The Kodak EasyShare Max Z990 is Kodak's latest ultrazoom, succeeding the Z981. While the earlier camera had an optical zoom of 26x, the new camera sports an even longer optical zoom of 30x, or 28-840mm (35mm equivalent). With such a huge range, the lens has to be well-made to avoid being affected by distortion. Fortunately the lens is made by Schneider Kreuznach, the well-regarded German optics firm.
The EasyShare Max Z990 includes some significant improvements over the Z981, not the least of which is Kodak's first use of a back-illuminated CMOS sensor, which provides for better low light image quality and increased speed of operation. Kodak has reduced the megapixel count to 12, from 14, which should further help the Z990's low light ability. The new camera also features improved video, full 1080p HD (1920 x 1080) compared to 720p (1280 x 720) for the previous camera. Continuous shooting speed has substantially increased as well.
New features include a "sweep" panorama mode, which enables you to create an ultra-wide panoramic image by slowly sweeping the camera, an HDR mode, which takes three shots and combines them into one image with high dynamic range, a one-touch video button and the option to simulate classic Kodak films such as Kodacolor, Kodachrome, Ektachrome, T-Max and Tri-X.
Carried over from the Z981 are full manual exposure controls, RAW shooting ability, the use of optical zoom while taking movies, a supermacro mode that permits bringing the camera lens to as close as 1cm to the subject, a "smart capture" mode and numerous scene modes. The Easyshare Max Z990 is certainly a feature-packed camera.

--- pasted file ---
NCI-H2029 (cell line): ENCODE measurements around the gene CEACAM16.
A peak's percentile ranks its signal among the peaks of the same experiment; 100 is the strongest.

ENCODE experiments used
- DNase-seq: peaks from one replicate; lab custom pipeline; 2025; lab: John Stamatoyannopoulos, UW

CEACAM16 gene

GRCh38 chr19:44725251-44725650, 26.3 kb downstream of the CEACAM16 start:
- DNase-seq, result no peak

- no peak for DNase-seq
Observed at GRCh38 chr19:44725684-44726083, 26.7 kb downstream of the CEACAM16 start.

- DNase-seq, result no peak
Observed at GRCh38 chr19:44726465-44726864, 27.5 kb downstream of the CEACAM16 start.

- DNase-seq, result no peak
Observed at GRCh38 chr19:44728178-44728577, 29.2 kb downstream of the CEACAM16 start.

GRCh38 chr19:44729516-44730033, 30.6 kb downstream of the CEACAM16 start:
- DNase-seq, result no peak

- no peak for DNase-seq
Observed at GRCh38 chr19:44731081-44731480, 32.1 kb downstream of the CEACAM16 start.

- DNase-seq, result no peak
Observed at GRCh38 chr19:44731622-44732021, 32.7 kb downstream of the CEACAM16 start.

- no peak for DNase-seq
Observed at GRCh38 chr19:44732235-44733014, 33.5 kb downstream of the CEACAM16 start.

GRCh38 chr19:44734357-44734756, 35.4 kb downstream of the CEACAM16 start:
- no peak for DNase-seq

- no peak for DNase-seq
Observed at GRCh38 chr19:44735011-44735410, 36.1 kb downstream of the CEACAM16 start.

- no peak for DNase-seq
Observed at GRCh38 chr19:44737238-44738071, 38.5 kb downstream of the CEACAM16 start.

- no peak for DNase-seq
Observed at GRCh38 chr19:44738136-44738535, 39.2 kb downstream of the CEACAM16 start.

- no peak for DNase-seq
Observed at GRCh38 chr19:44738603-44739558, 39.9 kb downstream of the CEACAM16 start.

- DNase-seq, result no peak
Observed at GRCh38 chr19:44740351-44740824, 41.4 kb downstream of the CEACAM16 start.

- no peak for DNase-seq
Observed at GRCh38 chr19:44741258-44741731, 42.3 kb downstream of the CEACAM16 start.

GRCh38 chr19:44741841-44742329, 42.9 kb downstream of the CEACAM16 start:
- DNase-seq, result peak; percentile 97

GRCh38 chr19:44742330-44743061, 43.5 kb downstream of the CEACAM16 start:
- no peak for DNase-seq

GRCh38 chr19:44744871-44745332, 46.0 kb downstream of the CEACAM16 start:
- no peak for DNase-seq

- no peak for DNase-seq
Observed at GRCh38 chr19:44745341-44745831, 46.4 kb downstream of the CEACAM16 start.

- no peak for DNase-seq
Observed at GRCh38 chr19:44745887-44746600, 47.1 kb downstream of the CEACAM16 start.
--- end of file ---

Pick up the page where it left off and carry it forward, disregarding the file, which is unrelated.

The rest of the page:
The EasyShare Max Z990 makes a positive first impression. Its composite body seems well-constructed and it has a comfortable, rubberized right-hand grip. At 1.3 pounds (about 589 grams) including batteries and memory card, the camera is no lightweight, though the weight is distributed well so the camera does not get tiring to hold. The EasyShare Max has a chunky mode selector dial and various useful buttons and switches that reduce the need to access the camera's menu system.
The camera includes an electronic viewfinder which, while not the equivalent in size and brightness to those of the much more expensive mirrorless DSLR-like cameras (such as the Panasonic DMC-G3 and the Sony SLT-A33), is nonetheless very useful in sunny weather conditions and for stabilizing the camera by holding it against your face when shooting at the long end of the zoom. Kodak provides four NiMH rechargeable batteries and a charger. Battery life is rated at 500 shots.
After two days I'm starting to get comfortable with the EasyShare Max Z990. It is easy to use and has many features I'm looking forward to exploring further. The biggest pluses so far are the camera's smoothly operating long lens and its image quality. I have had little trouble locking focus and getting a blur-free image even at the extreme long end of the zoom. Images are sharp with strong colors and little apparent distortion.
I'm also pleased to see that very few of my shots have had exposure issues. Initially I was disturbed at what appeared to be the camera's very slow shot-to-shot speed. After taking a shot, even in good lighting conditions, the LCD did not refresh for at least five seconds. I then realized that, even though the LCD had not refreshed, I was still able to take successive shots every one to two seconds. This is something I'm going to be examining more closely.
Look for the full review in a week or two.